Build a safe fire.
Only use seasoned hardwood if possible, as softer woods, such as cedar, can spark and pop. Never burn garbage, leaves or paper, and don’t use fluids — even lighter fluid — to start or restart your fire. If you have a metal fire pit, use the included screen, and don’t overload it.
Make sure it’s out.
Remember, if it’s too hot to touch, it’s too hot to leave. Spread the ashes out and let them cool. Pour some water (or your sand) over them — but don’t leave just yet. Always give it a little extra time to ensure the fire is totally out and won’t flare up. Besides, it’s still a nice night out, right?
Whether you’re headed to the nearest state park or traversing multiple state lines, a little planning will help you make the most of your summer motorcycle getaway. North Carolina being the best of both worlds, in my slightly biased opinion since we have the mountains on the west, and and beach to the east!
Not sure where to start? Our tips will help you figure out where to go, what to pack (spoiler alert: not too much) and how to get there safely.
Where to go
No, you don’t need an exact plan. But you do want to have a general idea of where you’re headed; you can always switch it up on the fly.
Packing smart – not just light – is one of the best ways to prepare for an extended motorcycle ride. We’ve all been on a trip with someone who brought four bags for three days. Don’t be that person.
Regular motorcycle maintenance is vital, but so is inspecting your bike prior to hitting the road.
Ah, summer. It’s warm outside and comfortable inside, with air conditioners and fans blowing a cool breeze throughout the house. What a perfect time of year!
Until the power goes out, that is.
Now it feels just as warm inside as it is outside — possibly worse. Everyone’s frustrated, including the pets. And you can’t even turn on the television for a little distraction.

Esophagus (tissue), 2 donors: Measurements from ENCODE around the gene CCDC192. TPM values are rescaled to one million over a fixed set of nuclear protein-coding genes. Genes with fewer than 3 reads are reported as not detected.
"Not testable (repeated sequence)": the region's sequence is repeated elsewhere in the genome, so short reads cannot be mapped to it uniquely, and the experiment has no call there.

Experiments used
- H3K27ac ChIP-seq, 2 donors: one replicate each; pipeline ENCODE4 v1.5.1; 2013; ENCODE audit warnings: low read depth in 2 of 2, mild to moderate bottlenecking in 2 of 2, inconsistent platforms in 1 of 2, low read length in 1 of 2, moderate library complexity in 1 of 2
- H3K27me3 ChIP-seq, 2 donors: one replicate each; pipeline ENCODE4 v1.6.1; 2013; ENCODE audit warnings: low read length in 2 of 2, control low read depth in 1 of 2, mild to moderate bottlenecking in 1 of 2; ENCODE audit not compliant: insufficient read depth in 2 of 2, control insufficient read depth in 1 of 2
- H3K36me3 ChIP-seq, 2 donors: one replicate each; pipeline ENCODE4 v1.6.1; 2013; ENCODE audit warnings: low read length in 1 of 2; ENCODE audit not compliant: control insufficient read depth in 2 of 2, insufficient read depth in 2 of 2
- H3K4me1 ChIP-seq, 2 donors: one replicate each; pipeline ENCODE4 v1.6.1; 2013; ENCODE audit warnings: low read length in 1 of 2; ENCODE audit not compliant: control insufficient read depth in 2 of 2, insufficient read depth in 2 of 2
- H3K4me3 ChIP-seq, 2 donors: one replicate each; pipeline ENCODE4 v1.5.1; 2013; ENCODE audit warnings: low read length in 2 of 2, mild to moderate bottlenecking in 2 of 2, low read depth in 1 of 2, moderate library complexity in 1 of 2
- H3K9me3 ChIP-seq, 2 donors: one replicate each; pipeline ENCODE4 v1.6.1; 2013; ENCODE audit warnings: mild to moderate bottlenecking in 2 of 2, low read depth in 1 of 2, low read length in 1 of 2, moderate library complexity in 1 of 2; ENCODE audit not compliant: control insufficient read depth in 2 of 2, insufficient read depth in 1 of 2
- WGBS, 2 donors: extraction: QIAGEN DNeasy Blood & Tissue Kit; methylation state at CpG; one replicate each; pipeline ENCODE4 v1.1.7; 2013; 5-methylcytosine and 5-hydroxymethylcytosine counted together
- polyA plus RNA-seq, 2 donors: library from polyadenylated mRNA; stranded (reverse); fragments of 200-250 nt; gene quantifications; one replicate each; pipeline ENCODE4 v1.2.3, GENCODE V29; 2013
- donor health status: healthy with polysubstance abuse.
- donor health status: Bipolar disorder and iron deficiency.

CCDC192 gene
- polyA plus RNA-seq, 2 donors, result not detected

It doesn’t have to be totally miserable, though. Here are a few strategies to help you through when the power is down, the mercury is rising and you don’t know what to do:
First things first, stay safe.
Drink enough water to stay hydrated even if you don’t feel thirsty. Alcohol and caffeine can accelerate dehydration, so avoid them. If you get dizzy or weak, sit down in a cool place, drink water and wipe your face and body with a damp cloth. If that doesn’t have you on the road to recovery, get medical attention quickly. Also consider taking the family, especially seniors, to an emergency cooling center in your area.
Watch when you open the windows.
Don’t open the windows when it’s scorching outside. Instead, open your windows at night (if you can safely do so) and let your home fill with that cooler air. Then, as soon as it starts to heat up, close your windows and blinds so that air sticks around as long as possible.
Dress for success.
Wear loose-fitting, light-colored cotton clothing and as little as possible (when you’re at home, at least). A water-soaked bandana or rag on your neck can work wonders, too. Now’s not the time to worry about fashion — it’s all about comfort.
Undress for success.
If you have a pool, well, what are you waiting for? Get suited up and jump in. Just don’t forget the sunscreen and be sure not to leave kids and pets unattended around pools no matter how shallow they are. If you don’t have a pool or even a sprinkler, a cool bath or shower is an excellent way to bring that body temperature down.
Don’t forget about Fido (or Fluffy).
Animals can get heatstroke too, particularly if they are very young, very old, overweight or have other medical issues. Make sure they are drinking plenty of water and that they have access to shade if they go outdoors. A cool bath or damp towel can be soothing, too, as well as a swim in the morning or evening.
We know there’s just no substitute for that feeling when the air conditioner kicks back on. But following these tips can help ensure that you’ll be safe — and sane — while you’re waiting for that to happen.
At the end of the week – perhaps before – the night sky will light up with red, white and blue. It’s all part of our nation’s annual Fourth of July fun.